Photo credits: All images by Brien Crothers
Continued from the Options When Two Is Four or More series about the advantages of using the Internet when securing lodging for a tour of Italy
Areas of Italy We Visited and the Places We Rented
Rome (Roma, in Italian) is a big, noisy, busy city with hundreds of things to see and do. Ancient history is everywhere. Just walk in any direction near the older parts of the city, and you will see amazing sights, learn a lot about the era of the Roman Empire, and enjoy unique cultural experiences beyond any of your expectations.
Our rented place was in a nice neighborhood—secure, clean, roomy, and adequately equipped, appointed, and stocked. There were stores, mini shops, a bakery, and lots of dining options nearby. Our host, Andrea, met us there at street level as planned, took us up to the fourth floor, explained everything (the location of laundry facilities, amenities in the kitchen, dining options in the neighborhood, etc.) and left us the keys. Easy peasy.
Florence (Firenze) is an old city with narrow streets leading off at odd tangents. Still, the city is beautiful, picture perfect, and loaded with history, especially when considering the duomo (cathedral) and the grand museums.
Getting around on foot is easy for visiting a variety of attractions: the Pitti Palace, the Ponte Vecchio (a medieval bridge), the cathedral, and museums. Florence is a busy city, too, always filled with tourists. Be vigilant, especially in crowds. It is easy to get off the crowded tourist streets to explore quiet alleys and quaint sidewalk cafés.
Mery, our delightful host, owns the ceramics shop below the two-bedroom, two-bath apartment we rented. The place was on a noisy street, a very short walk to the Ponte Vecchio, and central to everything we wanted to visit. The place was a little dated but so close to everything we wanted to do that it was worth a little funkiness.
Pisa (Pisa) is home to the famous Leaning Tower of Pisa and is located near the Tuscan hill towns, the historic city of Lucca, and the famously beautiful coastal villages of Cinque Terre.
We rented a car in Florence, as we had planned to see much of the countryside and drive up to Le Spezia to take the train into the villages of Cinque Terre. While in Pisa, we were in walking distance of the Leaning Tower and great dining. (Go off the beaten path, away from the crowds, to find a small osteria for a wonderful dining experience.)
Here, we rented a very modern, spacious home in a new development by an ancient city wall. It was a great location, secure and quiet. There was a hot water problem, out of everyone’s control, that the owner tried very hard to make right. The house is still considered our group’s favorite place to stay during this trip.
Venice (Venezia) is actually 117 islands with canals and bridges linking all the city. Water is everywhere and is the principal means by which most people and all goods get around the city of 265,000 residents. Though big by this country boy’s standards, Venice is very easy to navigate on foot. But water taxis and buses are ubiquitous.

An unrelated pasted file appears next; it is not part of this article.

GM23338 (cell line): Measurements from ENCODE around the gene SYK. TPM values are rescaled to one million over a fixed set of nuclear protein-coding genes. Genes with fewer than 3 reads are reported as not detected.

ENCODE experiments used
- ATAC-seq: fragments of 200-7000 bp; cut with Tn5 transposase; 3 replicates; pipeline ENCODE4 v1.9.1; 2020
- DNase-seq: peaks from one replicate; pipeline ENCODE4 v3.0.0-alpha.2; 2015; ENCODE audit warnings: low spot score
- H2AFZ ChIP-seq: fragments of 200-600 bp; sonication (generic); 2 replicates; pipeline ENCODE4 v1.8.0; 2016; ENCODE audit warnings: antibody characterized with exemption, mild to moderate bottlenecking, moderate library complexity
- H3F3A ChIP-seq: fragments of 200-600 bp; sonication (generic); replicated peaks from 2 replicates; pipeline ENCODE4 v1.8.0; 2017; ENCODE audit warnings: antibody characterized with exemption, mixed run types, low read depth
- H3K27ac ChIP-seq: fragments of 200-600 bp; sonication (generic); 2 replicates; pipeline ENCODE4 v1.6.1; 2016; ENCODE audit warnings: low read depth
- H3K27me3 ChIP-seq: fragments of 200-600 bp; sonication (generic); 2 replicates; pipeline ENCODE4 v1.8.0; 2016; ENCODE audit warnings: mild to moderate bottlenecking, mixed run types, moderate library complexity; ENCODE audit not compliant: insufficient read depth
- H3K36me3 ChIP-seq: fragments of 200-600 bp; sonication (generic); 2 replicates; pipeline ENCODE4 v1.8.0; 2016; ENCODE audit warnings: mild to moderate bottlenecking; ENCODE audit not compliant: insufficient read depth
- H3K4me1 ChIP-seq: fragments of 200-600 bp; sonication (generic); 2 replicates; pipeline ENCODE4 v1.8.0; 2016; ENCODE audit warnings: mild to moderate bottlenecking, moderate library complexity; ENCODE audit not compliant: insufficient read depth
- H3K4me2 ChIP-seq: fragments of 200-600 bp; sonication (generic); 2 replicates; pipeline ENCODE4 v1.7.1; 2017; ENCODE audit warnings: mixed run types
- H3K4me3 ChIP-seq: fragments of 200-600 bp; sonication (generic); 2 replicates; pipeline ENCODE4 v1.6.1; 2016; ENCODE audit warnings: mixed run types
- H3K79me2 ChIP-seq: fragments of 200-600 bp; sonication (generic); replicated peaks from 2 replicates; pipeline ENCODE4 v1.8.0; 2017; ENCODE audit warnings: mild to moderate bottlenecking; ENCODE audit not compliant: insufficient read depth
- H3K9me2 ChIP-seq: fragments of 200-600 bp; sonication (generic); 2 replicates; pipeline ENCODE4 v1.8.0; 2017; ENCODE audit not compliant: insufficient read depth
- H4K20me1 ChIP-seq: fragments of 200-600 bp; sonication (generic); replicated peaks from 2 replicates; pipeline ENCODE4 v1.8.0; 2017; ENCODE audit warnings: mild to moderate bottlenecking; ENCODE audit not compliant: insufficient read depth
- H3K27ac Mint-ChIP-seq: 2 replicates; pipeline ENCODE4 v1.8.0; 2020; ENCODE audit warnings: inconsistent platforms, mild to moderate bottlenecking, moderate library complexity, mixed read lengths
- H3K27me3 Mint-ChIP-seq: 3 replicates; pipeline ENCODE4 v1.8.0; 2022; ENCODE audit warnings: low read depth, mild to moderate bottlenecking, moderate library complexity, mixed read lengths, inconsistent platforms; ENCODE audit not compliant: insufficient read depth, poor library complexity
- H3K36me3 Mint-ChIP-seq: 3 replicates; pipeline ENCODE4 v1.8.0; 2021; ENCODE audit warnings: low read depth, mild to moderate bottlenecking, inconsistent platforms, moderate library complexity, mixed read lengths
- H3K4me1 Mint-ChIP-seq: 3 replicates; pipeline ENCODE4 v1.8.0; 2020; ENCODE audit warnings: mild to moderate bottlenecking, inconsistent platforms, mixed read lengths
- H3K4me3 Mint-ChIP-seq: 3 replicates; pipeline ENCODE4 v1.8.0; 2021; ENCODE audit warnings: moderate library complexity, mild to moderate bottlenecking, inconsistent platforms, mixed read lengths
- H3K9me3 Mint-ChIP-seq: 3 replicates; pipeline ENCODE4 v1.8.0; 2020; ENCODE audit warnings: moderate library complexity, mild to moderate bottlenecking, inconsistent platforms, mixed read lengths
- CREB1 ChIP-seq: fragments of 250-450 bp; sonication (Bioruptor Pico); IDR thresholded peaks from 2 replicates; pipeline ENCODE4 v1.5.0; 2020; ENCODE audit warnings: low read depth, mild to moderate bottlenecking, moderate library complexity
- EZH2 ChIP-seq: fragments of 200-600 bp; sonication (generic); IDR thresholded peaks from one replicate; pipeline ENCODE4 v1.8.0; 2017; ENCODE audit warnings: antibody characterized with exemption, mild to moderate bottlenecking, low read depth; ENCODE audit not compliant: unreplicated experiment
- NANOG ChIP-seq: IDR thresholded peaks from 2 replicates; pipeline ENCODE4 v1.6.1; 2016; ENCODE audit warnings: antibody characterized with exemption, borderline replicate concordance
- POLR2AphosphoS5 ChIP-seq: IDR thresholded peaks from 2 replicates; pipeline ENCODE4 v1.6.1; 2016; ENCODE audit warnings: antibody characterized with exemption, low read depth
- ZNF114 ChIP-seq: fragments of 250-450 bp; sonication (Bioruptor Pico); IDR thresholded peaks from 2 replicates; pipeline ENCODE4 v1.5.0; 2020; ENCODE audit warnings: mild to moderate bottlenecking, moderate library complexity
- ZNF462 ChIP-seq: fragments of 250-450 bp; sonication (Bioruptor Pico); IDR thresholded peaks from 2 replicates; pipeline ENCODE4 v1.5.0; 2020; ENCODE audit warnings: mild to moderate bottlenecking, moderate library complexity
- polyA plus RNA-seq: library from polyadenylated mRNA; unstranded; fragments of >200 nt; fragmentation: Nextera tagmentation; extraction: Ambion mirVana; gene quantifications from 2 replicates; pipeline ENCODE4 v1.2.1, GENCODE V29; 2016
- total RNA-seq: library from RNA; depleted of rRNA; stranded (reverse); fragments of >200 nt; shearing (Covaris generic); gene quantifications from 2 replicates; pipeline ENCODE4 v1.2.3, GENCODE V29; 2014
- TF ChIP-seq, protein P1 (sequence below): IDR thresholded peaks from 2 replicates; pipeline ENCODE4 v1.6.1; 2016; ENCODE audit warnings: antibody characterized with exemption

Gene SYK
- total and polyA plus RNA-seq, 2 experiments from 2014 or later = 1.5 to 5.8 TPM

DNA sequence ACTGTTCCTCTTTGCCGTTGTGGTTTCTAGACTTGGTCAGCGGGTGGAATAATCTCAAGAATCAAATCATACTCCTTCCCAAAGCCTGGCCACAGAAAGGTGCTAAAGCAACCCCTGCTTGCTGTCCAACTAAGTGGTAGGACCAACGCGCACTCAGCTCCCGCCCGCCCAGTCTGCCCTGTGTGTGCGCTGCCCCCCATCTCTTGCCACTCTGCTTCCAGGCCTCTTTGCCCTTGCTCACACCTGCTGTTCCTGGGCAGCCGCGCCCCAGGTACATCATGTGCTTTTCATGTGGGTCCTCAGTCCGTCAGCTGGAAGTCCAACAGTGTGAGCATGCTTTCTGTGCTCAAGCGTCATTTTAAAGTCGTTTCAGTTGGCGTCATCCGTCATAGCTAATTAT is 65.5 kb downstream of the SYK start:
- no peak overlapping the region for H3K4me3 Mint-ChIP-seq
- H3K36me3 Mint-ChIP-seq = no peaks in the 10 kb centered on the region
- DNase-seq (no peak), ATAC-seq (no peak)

We had a top-floor apartment, with no lift (elevator), within easy walking distance of the train and bus stations and the Grand Canal; consequently, we were pretty much close to everything. This apartment was the only place we rented where we did not have two sets of keys, and that simply didn’t work for two couples heading off in different directions during the day. And to compound the problem, the host wasn’t too sympathetic about our plight. This place—one of sixteen situations owned by a company that rented them out to tourists—was not your mom ’n’ pop type, but it was secure and quiet.
Verona (Veròna) is a beautiful city on the Adige river and is known for high-end shopping, Piazza Bra (and the Verona Arena), and the House of Juliet—of Romeo and Juliet fame. Yes, Shakespeare’s Romeo and Juliet.
Our rented apartment in Verona was secure, but the keys and locks were a struggle; they were a little worn out. The apartment was in an excellent location near all the sights and shopping areas, though it did not have a living room or common area to use. Our host, Luiza, was just across the street and quick to get us set up in the comfy dwelling.
We rented a car in Verona and headed for Lake Como, stopping for a bit of wine tasting at Le Vigne San Pietro—also highly recommended by our little cadre—and making our way into the tiny streets of Urio to find Casa Nicolette.
Communicating by cell phone, our host there had her cleaning lady let us into the house, where we immediately walked to the lake side of the house, opened french doors, and stepped onto an idyllic balcony with a gorgeous view of the lake. This guy could have stayed forever, right there on that balcony.
Milan (Milano): After dropping off our rental car at the difficult-to-find garage (airport renovations and temporary signage made that task a challenge!), we took a taxi to the Ticinese district of this large city. There, we were met at the apartment complex and quickly shown to our last Airbnb rental for this trip.
One adjective we all used to describe the apartment building was “vertical.” It was four floors: one bedroom in a basement level, one bedroom at the top level, and the living area and kitchen area occupying the two floors in between. The apartment had been newly appointed and remodeled; everything was very angular and modern and, as was the norm, very secure behind three locked doors.
Coming up next in this series: Would We Use Airbnb for Italy Again?
The opinions expressed in this post are solely those of the author. Airbnb did not endorse or provide compensation for this review.